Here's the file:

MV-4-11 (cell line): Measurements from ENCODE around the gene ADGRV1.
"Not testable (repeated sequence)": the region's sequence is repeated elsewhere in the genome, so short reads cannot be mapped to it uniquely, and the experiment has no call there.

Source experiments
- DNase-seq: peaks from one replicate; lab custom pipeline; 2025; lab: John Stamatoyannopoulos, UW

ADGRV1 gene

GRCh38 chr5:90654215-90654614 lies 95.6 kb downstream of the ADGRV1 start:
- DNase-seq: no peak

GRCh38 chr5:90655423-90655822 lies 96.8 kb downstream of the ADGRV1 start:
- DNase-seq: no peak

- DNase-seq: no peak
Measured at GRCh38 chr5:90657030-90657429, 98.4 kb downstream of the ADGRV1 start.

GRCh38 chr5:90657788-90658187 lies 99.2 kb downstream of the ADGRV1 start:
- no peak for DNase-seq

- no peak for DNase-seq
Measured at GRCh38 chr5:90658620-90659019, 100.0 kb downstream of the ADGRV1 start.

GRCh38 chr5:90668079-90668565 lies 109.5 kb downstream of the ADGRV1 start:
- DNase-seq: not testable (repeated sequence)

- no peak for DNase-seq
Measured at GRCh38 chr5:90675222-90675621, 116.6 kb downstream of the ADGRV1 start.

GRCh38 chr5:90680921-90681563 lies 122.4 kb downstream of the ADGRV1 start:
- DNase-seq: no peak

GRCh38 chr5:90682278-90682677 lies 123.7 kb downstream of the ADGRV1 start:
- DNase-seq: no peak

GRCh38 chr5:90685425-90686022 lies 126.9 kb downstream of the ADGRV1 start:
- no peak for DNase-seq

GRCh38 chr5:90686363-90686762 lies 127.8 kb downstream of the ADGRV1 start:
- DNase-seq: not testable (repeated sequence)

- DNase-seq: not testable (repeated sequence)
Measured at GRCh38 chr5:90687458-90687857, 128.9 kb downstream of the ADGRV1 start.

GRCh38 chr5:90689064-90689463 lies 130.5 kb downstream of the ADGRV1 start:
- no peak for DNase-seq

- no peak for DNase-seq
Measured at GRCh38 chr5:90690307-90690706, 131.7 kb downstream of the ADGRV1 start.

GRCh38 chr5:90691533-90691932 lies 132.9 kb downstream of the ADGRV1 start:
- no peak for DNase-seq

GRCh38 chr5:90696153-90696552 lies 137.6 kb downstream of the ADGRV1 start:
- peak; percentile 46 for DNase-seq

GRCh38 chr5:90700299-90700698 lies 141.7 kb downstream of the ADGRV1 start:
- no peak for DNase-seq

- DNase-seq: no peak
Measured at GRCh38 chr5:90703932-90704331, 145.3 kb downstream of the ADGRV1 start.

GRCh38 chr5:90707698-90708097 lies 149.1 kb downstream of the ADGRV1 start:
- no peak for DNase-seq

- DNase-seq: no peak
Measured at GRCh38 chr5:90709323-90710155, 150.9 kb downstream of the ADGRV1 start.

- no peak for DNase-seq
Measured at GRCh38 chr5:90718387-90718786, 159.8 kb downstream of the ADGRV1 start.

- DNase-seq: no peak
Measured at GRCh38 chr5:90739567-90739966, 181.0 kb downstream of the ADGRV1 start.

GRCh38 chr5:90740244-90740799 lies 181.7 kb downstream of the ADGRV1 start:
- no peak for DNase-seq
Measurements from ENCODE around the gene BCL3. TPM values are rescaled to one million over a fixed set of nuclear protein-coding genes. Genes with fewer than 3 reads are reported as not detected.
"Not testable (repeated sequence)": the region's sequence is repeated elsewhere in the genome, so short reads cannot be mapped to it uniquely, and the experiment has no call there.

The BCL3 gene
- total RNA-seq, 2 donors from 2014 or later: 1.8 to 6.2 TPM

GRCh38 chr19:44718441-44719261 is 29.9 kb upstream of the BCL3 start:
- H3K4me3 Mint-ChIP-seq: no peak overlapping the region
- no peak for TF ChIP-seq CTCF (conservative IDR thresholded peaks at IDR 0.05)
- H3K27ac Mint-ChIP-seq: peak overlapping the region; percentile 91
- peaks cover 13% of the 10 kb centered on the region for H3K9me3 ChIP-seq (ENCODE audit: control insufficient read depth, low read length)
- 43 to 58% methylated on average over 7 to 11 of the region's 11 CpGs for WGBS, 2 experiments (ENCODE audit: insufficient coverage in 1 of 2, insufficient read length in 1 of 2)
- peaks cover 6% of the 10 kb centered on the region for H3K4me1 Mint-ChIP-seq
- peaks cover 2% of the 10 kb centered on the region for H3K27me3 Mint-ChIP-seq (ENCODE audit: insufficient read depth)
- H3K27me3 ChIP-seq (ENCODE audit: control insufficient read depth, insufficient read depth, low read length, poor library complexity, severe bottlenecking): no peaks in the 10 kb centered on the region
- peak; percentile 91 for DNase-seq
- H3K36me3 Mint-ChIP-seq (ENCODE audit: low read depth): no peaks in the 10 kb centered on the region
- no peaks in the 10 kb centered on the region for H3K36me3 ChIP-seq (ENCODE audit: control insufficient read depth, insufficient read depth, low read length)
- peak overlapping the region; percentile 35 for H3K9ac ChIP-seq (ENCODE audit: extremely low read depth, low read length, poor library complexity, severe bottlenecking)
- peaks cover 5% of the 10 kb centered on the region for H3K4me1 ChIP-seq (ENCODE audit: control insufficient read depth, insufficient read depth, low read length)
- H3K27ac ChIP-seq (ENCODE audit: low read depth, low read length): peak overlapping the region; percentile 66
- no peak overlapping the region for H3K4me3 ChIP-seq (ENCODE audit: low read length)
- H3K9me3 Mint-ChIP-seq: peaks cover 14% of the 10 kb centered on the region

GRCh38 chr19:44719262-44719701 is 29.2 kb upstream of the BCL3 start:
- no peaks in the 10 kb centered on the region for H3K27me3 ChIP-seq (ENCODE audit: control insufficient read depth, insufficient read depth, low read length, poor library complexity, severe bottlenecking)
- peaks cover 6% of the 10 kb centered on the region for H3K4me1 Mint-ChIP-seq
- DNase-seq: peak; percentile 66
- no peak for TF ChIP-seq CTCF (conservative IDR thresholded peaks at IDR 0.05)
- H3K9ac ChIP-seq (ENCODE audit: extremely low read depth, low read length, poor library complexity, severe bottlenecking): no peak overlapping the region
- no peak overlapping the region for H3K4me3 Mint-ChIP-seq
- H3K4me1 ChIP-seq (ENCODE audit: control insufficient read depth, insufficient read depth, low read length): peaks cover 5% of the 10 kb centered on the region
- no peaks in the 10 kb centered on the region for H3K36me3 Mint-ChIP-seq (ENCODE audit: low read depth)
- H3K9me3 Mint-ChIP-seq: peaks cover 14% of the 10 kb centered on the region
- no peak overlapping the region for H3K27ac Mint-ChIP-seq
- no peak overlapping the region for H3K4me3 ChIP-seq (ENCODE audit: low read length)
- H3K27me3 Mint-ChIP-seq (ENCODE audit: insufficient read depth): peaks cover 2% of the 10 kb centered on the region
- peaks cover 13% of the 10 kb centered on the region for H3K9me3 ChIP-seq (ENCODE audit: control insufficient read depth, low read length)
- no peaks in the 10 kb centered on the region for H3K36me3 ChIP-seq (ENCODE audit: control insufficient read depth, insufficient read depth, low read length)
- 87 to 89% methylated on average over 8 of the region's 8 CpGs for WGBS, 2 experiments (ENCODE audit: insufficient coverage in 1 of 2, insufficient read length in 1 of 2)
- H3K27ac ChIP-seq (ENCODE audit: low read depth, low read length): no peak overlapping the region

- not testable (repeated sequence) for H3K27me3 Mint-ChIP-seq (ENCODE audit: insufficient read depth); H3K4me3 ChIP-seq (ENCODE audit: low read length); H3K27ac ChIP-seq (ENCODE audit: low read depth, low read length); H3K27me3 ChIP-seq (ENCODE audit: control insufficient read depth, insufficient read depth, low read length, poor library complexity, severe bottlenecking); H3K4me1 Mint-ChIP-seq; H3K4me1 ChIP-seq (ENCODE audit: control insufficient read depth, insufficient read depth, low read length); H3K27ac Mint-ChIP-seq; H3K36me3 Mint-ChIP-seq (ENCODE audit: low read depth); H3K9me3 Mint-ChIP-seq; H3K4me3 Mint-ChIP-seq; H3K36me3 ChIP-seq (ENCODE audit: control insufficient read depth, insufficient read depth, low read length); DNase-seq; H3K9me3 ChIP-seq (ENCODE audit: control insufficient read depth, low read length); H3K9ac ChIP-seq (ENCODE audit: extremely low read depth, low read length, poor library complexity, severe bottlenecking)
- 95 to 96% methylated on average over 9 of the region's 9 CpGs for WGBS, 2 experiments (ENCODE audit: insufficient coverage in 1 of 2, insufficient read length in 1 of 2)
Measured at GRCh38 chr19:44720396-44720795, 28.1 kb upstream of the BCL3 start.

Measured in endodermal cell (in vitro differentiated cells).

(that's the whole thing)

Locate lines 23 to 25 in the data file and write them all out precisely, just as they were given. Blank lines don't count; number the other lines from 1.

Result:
- DNase-seq: no peak

GRCh38 chr5:90685425-90686022 lies 126.9 kb downstream of the ADGRV1 start:
- no peak for DNase-seq